The unit reviews thesis writing, argumentation, evidence, etc. and enhances the skills of rhetorical analysis and critical thinking. Students discuss the structure and/or validity of the arguments, or the significance of a particular motif. Introduction to methods of comparative analysis; models for effective comparative analysis. Instruction in writing a “Works Cited” page.

Required writing: Comparative analysis of two works (4 pages). Draft reviewed by instructor and workshopped in class.

Unit 4, Reflecting, Revisiting: Synthesis of themes; drafting and revision overview.

Practice in developing complex claims. Review of writing process skills: moving from reading/note-taking, to summary and explication, to outline, draft and revision (instructor-guided; peer-editing; self-editing).

Required writing: Synthesis: analysis of a theme in a set of works

(4-5 pages).

The concluding essay synthesizes two Reader essays covered in class earlier and the final long work. A shared theme is discovered and discussed in the form of a thesis-based argument, thus encouraging students to revisit topics and ideas explored in the course.

Drafts workshopped in class. Hard-copy draft and revision submitted at the same time as part of the portfolio.

NB: Working papers from conferences with instructor or consultations with tutor are attached to all final versions of the major papers.

Grammar Focus

Grammar topics are covered – and frequently revisited – based on the linguistic objectives for the level and the patterns of errors, which in-class writing and assignments have identified. Close error analysis suggests individual weak areas, and the instructor designs and updates a plan of action for each student (through systematic tutoring referrals, targeted exercises in workbook resources; office hour appointments).

NB: The sequencing is at the instructor’s discretion, but class time should be regularly allocated (on a weekly basis) for discussion of language issues and academic writing conventions.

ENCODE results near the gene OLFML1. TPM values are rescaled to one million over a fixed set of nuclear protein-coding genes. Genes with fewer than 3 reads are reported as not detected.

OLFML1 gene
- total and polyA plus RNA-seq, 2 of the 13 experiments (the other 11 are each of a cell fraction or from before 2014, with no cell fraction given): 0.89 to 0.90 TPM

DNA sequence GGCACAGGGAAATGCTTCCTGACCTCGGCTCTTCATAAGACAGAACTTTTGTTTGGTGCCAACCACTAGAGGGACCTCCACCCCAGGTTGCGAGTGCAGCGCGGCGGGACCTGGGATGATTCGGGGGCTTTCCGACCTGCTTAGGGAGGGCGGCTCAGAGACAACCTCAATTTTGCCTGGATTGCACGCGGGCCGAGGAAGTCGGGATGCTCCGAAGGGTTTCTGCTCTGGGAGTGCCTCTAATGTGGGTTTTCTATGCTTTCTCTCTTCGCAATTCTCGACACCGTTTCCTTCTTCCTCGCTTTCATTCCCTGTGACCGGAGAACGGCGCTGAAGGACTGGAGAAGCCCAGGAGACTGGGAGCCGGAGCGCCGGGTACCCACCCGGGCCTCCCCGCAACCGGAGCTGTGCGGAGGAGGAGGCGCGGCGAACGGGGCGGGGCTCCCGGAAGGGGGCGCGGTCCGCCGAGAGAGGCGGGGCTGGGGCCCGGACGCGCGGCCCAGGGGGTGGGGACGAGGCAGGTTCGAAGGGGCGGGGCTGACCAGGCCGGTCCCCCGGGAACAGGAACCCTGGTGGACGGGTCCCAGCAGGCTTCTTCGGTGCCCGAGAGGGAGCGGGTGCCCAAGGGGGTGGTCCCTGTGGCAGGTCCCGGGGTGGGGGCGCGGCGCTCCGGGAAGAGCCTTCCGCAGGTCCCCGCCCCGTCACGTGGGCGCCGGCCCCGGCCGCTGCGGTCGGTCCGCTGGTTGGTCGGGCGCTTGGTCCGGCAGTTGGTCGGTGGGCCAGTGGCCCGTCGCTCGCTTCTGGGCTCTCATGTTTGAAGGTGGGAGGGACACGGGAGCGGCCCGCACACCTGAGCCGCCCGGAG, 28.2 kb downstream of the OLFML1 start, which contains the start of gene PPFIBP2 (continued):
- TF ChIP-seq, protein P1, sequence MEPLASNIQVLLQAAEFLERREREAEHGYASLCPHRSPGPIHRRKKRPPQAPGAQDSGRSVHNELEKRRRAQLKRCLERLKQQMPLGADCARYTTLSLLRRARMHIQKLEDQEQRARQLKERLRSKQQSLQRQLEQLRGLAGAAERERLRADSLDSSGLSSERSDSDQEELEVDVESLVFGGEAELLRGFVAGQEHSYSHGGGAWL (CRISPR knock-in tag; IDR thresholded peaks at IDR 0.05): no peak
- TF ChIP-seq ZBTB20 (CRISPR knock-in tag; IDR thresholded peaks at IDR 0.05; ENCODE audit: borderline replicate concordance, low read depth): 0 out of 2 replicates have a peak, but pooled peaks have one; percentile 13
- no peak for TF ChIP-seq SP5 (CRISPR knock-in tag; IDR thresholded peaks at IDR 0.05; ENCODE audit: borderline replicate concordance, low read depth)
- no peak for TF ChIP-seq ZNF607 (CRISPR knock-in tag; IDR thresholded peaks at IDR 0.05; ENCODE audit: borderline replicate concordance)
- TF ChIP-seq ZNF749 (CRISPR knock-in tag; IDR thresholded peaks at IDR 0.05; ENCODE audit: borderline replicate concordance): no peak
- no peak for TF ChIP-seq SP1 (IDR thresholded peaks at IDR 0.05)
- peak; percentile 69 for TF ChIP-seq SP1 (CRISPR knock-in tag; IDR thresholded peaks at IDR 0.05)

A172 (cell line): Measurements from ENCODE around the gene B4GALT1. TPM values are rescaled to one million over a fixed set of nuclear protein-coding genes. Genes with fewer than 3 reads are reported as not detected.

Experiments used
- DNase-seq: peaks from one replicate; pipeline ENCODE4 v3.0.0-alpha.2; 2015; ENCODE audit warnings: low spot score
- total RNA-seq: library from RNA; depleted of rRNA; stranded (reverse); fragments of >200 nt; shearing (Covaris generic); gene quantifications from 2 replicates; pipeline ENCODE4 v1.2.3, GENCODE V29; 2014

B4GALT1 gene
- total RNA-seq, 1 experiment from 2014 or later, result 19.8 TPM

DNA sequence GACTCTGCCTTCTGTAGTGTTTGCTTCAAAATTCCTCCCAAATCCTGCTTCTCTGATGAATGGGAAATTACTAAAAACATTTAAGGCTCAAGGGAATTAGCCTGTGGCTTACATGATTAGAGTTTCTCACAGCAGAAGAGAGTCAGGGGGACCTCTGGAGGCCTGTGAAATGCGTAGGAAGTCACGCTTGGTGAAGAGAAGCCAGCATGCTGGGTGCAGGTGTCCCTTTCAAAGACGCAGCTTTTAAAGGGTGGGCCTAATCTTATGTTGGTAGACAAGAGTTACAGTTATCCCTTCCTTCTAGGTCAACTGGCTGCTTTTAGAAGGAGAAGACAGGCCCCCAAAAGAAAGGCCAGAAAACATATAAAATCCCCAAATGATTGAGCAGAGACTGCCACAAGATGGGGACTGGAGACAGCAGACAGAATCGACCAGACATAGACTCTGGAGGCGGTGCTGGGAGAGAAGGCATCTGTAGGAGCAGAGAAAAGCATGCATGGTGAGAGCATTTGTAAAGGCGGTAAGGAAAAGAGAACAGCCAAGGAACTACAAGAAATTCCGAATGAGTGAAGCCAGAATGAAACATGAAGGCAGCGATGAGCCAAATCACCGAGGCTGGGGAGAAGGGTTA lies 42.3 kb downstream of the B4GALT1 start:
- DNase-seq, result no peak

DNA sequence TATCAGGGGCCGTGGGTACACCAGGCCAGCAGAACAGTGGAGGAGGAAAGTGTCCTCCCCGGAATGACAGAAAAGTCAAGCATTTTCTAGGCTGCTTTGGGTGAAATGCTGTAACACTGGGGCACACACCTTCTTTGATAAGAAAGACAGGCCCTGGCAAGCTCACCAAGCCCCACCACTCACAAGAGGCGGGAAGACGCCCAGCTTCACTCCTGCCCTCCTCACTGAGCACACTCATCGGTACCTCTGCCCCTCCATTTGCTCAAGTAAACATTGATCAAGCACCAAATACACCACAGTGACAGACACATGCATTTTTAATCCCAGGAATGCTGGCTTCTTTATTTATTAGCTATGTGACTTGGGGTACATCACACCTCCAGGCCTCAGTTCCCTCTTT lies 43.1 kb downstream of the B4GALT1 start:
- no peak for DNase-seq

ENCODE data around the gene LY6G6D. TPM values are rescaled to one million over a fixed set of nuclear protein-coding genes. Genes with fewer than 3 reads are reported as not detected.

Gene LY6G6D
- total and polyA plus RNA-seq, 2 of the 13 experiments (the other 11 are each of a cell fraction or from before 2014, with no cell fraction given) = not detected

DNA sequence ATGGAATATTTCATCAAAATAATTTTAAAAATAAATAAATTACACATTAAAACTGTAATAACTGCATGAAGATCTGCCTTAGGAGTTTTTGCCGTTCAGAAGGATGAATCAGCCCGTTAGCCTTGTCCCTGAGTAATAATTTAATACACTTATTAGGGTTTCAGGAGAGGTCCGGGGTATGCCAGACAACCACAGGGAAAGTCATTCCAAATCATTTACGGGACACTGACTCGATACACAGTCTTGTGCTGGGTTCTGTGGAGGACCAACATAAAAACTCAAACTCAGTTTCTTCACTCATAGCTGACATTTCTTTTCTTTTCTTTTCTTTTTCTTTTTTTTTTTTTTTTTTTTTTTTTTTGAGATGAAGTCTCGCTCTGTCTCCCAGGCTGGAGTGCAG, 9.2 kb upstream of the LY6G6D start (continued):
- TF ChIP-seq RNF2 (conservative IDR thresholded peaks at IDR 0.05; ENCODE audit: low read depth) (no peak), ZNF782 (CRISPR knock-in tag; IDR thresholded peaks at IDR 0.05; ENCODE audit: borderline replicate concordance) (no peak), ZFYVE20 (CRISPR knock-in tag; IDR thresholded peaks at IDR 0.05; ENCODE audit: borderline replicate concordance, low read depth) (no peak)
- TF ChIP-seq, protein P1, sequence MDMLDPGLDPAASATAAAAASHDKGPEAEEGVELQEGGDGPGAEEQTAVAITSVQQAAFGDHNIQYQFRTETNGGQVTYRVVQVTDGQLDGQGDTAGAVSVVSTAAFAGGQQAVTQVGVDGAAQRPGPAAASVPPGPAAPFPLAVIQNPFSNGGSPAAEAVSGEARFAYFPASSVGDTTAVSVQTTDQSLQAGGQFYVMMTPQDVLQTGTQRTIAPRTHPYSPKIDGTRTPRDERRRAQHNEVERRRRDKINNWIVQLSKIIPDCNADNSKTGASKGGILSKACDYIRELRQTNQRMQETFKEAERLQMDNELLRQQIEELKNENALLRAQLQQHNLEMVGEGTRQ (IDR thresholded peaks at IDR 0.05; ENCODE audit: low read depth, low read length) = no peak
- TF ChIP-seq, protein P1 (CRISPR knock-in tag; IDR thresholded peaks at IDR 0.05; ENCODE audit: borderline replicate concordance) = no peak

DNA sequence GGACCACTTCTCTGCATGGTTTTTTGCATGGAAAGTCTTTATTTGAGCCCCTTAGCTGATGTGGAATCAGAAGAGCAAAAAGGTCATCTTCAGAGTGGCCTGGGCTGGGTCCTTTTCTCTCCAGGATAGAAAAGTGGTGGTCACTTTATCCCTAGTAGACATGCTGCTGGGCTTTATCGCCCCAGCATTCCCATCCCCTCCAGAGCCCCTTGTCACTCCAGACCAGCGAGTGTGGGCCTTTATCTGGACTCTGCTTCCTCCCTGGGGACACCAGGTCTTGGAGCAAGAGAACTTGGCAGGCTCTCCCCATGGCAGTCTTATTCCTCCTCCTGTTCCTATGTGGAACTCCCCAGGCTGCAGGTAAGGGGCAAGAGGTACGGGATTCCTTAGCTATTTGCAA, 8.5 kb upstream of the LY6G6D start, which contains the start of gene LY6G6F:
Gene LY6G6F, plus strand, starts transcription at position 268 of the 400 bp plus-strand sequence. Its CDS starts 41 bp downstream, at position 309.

The following priority areas of syntax coverage have been identified by L2 writing research and our own experience with ESL students in the program:

  1. Agreement: overall review, with emphasis on Subj+V

  2. Tenses: review, with emphasis on tense shifts in academic writing

  3. Sentence structure:

Coordination/subordination – review

Run-ons; comma splices; mixed constructions

Word order – emphasis on modifiers and transitions

Clauses: relative, noun, adverbial

Modals – pragmatic aspects

Sentence variety – syntactic permutation patterns

  1. Punctuation:

Comma; semi-colon; other marks.
WR100ESL Course Requirements

Core Skills and Points of Knowledge
The course follows the format of the mainstream WR100 but adds a language-specific component to meet the individual needs of ESL students. It is taught by instructors with ESL background and sensitivity.

By addressing ESL-specific language issues in an expert and prompt way through the stages of the writing process, the course provides students with an easier transition to WR 150 and a more coherent first year of writing instruction. Students continue developing the core skills cultivated in WR098 while working intensively on prose style and expanding their writing repertoire.
Assignments are the same as for the mainstream WR100, but adding frequent short ungraded homework (check, check plus, check minus) and in-class writing. Special emphasis on summarizing is maintained throughout the course to insure reading comprehension. To respond to the linguistic needs of the students by addressing specific elements of grammar and style, instructors should incorporate a language/grammar workshop with examples culled from students’ work, on a regular basis (at least bi-weekly).

NB: Follow the general WR100 course template, but schedule targeted language workshops (see above). Also, please add the following paragraph to your individual course description:

Although all sections of WR100 require the same intellectual rigor, use the same assignment sequence and portfolio approach to writing, and prepare students equally well for WR150, this section is restricted to ESL students. By addressing ESL-specific language needs in an expert and prompt way through the stages of the writing process, we will provide you with an easier transition to WR150 and a more coherent first year of writing instruction.